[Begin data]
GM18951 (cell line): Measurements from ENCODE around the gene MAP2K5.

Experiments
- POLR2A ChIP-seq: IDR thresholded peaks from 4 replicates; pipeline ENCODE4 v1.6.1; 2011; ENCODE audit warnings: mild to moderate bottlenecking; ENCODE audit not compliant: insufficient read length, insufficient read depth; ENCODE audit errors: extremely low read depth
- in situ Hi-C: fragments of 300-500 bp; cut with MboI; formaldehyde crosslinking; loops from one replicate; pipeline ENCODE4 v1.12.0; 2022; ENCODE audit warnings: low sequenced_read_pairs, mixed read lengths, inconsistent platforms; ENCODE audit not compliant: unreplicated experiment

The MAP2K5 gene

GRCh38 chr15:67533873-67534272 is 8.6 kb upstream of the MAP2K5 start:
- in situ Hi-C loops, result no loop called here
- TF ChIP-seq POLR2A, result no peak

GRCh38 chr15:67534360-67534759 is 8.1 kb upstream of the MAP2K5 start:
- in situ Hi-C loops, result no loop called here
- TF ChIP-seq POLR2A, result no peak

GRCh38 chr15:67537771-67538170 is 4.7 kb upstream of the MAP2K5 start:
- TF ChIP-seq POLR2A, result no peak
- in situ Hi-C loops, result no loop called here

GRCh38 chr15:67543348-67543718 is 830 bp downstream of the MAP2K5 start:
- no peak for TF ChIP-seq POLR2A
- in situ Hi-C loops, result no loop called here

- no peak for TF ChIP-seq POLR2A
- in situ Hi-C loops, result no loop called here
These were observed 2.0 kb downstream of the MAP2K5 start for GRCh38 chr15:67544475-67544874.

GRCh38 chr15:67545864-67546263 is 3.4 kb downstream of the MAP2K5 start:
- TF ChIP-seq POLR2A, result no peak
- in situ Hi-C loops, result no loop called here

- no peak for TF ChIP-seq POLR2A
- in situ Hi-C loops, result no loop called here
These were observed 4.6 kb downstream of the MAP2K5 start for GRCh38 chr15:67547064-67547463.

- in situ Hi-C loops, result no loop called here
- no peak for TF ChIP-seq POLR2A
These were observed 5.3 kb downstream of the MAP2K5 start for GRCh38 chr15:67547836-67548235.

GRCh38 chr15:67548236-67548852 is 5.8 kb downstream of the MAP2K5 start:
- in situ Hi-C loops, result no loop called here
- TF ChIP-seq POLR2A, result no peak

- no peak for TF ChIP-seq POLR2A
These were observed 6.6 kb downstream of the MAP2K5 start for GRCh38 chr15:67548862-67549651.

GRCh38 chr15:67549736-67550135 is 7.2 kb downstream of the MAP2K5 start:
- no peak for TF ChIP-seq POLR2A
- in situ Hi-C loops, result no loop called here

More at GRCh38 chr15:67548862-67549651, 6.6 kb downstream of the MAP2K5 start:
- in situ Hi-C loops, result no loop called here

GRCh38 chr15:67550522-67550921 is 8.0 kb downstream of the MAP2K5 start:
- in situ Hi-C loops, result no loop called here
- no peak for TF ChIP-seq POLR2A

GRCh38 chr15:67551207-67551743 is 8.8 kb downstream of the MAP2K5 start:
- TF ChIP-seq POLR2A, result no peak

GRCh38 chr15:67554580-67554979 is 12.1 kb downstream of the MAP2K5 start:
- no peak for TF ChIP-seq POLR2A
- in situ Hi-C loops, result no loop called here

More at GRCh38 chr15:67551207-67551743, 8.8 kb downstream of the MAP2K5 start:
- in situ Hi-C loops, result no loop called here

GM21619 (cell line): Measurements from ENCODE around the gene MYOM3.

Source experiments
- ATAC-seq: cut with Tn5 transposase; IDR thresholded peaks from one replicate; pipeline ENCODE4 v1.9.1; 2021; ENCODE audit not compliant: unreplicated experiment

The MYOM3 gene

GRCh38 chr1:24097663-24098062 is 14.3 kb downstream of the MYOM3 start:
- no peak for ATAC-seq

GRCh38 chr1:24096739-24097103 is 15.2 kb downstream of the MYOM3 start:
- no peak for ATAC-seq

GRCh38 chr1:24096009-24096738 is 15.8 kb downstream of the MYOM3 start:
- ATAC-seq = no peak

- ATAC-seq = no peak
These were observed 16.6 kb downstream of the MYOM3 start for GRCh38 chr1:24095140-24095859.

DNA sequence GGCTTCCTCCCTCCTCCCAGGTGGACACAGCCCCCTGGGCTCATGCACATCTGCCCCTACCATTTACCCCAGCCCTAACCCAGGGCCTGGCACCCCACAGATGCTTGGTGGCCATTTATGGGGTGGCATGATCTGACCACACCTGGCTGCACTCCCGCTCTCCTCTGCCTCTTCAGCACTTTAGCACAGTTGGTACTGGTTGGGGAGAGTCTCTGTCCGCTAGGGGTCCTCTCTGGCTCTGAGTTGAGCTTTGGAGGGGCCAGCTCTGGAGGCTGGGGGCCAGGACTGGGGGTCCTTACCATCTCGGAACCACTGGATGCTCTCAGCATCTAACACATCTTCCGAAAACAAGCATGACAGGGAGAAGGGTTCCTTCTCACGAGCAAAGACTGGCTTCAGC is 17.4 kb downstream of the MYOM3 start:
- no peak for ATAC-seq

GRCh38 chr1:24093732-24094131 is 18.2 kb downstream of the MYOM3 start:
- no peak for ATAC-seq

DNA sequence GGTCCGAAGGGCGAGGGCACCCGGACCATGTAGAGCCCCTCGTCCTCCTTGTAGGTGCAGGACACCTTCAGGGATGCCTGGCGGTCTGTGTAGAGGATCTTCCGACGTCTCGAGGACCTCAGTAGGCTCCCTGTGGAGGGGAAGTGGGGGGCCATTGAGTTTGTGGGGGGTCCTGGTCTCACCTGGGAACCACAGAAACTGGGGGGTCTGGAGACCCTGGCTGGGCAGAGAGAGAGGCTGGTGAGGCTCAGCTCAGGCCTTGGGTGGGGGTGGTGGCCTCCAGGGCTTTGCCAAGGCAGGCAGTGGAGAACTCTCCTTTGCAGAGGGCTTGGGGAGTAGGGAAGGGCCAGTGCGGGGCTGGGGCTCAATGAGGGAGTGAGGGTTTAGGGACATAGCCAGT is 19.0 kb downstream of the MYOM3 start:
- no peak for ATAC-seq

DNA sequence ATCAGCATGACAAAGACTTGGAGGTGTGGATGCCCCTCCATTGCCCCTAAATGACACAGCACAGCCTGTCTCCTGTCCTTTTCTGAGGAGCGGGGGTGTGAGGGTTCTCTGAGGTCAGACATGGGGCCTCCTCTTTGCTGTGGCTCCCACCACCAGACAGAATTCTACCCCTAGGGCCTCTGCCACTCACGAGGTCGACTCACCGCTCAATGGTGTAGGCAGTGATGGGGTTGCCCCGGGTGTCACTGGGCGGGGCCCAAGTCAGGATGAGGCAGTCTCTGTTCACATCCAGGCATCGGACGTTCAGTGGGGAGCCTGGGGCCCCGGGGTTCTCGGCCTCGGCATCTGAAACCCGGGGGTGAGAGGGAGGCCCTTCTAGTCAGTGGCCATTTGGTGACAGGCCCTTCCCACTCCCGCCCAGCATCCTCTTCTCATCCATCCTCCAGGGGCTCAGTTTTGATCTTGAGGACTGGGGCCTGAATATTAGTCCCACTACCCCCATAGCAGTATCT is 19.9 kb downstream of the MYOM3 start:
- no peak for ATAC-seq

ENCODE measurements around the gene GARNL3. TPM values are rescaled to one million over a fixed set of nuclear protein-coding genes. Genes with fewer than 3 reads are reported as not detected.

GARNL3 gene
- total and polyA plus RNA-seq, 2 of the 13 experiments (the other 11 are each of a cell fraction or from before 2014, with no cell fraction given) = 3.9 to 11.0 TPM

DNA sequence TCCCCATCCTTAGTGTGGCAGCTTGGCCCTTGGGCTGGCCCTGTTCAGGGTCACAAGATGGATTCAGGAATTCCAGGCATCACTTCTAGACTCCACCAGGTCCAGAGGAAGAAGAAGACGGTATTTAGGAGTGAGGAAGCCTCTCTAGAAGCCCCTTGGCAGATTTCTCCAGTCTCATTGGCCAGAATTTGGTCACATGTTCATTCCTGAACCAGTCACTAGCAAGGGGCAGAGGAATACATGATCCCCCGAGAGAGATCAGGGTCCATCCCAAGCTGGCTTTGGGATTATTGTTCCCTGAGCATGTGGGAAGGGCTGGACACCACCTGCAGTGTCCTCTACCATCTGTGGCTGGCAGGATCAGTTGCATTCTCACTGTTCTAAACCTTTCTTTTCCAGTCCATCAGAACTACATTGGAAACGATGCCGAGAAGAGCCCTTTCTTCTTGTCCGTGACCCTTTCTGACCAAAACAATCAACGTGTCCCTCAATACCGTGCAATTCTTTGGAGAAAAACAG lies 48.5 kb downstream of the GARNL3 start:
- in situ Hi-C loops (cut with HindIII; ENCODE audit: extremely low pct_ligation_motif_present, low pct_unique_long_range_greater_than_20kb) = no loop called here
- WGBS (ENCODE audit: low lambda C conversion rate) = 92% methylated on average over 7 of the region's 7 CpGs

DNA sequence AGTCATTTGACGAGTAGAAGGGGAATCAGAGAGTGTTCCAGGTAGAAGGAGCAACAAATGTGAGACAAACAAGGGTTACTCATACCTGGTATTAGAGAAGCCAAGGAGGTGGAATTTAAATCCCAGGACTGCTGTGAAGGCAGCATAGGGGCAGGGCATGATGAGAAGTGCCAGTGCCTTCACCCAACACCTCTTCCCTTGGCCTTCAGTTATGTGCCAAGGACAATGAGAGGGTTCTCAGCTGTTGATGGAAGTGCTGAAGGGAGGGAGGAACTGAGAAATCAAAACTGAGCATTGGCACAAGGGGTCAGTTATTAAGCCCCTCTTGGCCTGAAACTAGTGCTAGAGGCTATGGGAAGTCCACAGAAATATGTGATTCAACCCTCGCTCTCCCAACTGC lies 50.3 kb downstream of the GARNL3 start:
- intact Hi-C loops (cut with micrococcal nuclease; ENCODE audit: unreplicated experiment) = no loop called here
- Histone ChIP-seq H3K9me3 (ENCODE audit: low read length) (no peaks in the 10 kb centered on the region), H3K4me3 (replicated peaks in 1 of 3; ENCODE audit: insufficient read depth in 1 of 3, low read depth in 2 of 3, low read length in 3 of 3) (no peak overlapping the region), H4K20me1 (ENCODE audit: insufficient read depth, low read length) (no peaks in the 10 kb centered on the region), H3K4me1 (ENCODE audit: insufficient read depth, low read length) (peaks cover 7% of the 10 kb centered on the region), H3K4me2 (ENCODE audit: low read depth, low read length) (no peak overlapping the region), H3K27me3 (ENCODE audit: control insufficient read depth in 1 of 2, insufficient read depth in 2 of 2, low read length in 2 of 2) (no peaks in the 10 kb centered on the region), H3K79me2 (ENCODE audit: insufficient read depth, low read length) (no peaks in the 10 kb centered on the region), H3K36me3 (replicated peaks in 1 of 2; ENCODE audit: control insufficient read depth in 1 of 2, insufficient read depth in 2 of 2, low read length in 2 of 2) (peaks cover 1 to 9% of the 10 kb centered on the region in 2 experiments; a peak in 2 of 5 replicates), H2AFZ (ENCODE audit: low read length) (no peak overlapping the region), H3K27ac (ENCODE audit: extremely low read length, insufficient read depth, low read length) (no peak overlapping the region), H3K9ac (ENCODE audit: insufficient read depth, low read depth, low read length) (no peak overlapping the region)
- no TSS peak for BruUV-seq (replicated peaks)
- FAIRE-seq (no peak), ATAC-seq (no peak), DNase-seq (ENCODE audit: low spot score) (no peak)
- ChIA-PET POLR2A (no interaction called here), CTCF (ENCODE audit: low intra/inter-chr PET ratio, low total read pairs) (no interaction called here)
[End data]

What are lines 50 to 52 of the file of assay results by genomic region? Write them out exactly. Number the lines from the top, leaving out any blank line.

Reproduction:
GM21619 (cell line): Measurements from ENCODE around the gene MYOM3.

Source experiments
- ATAC-seq: cut with Tn5 transposase; IDR thresholded peaks from one replicate; pipeline ENCODE4 v1.9.1; 2021; ENCODE audit not compliant: unreplicated experiment